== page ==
#1  
Old 09-23-2011, 10:15 PM
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Paulie Paulie is offline
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Voluntary Player Maintenance

I was reading a review of a local course and a lot of reviewers were running the place down due to it being so woodsy, overgrown, and, you know, natural. Some of them sounded like pansies who should find a DG video game to play indoors so as no to get any scary nature on them.

Now, I don't want to go noodling in a cesspool after every throw but, this aint no country club sport. It's largely free and you get what you pay for. Hell, in my brief time with it, it's actually a pretty damn good deal. For me, the woodsy roughness is part of the appeal.

Maybe it's because my introduction was Veterans in Arlington, Texas that has me expecting some ruggedness to a DG course. Maybe I'm nuts.

I also see people saying they won't go back to a course until it's been played enough to wear it in or someone does something. Well, golly gee, if no one goes to play it until someone goes to play it, uh...

Having said all that, yes, I did go on a bit about the poisonous plant orchard that is Bear Creek. More of an advisement of conditions than a complaint. Poison ivy, oak and sumac are also hard to get rid of. Glyphosate is not a guaranteed remedy to it and that poison kills a lot of desired plants in the process. It's not good for the animals either. Oh, and folks were complaining about them too. Like they were surprised to find animals in the woods.

Okay. Enough of my ranting.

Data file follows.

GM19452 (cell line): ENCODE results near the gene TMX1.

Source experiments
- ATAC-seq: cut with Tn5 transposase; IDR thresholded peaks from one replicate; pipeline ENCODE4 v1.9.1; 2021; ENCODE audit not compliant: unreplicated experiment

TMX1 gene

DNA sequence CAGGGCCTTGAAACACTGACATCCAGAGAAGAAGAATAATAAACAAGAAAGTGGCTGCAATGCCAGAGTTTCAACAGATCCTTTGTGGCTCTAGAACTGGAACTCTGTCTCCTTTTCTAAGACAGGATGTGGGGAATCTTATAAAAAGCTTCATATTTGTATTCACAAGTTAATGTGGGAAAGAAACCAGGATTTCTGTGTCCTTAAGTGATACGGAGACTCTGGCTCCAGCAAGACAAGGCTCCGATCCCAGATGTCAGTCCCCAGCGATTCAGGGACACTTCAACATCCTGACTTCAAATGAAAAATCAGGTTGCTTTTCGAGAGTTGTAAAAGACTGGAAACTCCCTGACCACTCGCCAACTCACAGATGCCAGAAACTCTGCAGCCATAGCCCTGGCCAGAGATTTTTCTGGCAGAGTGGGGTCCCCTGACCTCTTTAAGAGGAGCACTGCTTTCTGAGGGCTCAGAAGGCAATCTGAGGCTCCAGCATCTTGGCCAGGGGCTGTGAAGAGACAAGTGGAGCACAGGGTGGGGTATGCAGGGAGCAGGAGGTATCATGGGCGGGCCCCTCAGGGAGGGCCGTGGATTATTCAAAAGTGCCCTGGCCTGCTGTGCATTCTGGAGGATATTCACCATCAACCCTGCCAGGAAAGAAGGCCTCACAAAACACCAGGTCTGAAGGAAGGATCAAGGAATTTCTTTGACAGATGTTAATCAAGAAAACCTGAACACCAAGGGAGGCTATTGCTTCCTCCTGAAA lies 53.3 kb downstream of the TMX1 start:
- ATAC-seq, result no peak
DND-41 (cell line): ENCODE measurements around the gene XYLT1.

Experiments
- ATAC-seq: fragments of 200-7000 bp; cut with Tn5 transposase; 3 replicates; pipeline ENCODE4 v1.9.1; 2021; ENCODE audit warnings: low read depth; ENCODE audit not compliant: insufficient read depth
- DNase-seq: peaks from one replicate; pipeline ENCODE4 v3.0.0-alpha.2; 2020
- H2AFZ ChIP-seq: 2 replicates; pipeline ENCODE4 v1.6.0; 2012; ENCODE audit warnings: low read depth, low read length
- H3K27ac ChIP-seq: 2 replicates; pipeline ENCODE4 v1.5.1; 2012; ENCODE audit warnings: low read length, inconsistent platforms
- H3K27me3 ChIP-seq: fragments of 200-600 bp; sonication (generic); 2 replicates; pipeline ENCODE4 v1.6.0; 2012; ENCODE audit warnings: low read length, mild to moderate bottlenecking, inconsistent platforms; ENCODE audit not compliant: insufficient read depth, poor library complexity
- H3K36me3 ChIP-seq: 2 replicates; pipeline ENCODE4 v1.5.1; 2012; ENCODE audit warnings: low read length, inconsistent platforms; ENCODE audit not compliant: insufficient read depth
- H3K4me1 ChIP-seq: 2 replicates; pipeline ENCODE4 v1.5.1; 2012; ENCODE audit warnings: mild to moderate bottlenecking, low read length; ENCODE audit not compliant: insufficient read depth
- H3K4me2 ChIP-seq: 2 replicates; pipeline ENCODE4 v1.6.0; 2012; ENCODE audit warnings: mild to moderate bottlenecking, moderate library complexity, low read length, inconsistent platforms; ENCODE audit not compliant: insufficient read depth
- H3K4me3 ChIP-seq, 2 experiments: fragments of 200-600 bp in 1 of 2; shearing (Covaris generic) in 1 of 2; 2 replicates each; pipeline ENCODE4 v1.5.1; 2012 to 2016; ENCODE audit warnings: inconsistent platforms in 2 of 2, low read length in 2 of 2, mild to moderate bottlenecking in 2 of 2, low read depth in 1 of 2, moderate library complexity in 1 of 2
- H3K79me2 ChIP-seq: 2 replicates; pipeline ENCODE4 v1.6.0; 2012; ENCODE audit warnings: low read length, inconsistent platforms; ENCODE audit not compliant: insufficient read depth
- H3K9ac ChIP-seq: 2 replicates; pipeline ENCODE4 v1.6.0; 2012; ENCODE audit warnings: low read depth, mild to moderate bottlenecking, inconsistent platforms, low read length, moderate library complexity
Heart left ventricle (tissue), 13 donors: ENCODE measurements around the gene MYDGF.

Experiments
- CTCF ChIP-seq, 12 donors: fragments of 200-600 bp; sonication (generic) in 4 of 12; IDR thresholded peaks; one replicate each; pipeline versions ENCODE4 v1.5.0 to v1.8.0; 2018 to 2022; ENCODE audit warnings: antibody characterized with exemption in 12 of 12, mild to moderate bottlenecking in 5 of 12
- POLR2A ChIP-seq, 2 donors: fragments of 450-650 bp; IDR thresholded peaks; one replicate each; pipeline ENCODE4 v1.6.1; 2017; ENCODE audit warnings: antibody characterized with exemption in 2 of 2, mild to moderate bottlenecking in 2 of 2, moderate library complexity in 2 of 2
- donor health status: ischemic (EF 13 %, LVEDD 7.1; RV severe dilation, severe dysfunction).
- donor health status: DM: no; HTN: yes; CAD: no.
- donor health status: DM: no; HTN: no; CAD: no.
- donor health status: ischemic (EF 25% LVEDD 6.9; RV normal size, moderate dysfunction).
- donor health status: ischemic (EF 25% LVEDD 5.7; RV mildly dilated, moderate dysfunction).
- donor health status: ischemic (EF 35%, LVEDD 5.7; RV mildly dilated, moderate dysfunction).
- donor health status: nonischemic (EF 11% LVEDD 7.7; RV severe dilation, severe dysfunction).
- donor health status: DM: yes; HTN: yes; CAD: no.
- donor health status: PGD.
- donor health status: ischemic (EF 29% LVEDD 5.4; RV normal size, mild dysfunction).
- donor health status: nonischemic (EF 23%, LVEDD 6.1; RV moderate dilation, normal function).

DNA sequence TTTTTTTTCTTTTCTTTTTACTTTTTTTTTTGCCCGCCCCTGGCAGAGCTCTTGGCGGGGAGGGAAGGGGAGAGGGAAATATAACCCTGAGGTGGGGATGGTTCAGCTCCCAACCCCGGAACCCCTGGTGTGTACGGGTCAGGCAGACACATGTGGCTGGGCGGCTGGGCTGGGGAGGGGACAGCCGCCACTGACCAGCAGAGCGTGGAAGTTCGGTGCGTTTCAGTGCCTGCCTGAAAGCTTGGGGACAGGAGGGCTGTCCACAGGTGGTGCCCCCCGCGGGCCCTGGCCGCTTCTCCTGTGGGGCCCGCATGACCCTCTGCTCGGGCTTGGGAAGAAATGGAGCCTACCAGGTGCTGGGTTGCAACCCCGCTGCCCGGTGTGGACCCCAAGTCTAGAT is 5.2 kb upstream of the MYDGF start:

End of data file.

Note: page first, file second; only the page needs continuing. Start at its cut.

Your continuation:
What should us players be doing to help maintain a course?

Of course, we should pack out what we pack in. Don't throw no litter, won't be no litter. Don't graffiti up the place. That's all common (uncommon to some, it seems) decency.

I don't want to go machete wild through a course and mess up the hard work someone put into course design or whack something that I shouldn't and have folks say DGers are tearing up the woods and throw us out. Nor do I want to work more than I play.

Would it be cool to chop some along obvious paths and fairways? I'll carry a machete and not be worried about cops hassling me for it. I'm in the woods, a machete is appropriate and it's not like I'm a sketchy doing other things to set them off.
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  #2  
Old 09-23-2011, 10:16 PM
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Longliveguitar Longliveguitar is offline
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Quote:
Originally Posted by Paulie View Post
Some of them sounded like pansies who should find a DG video game to play indoors so as no to get any scary nature on them.
This totally made me laugh out loud
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  #3  
Old 09-23-2011, 10:27 PM
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optidiscic optidiscic is offline
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I say you hide behind a tree and wait for some pansies to start bitching bout the course and then you introduce them to the machette..and well you do what you gotta do...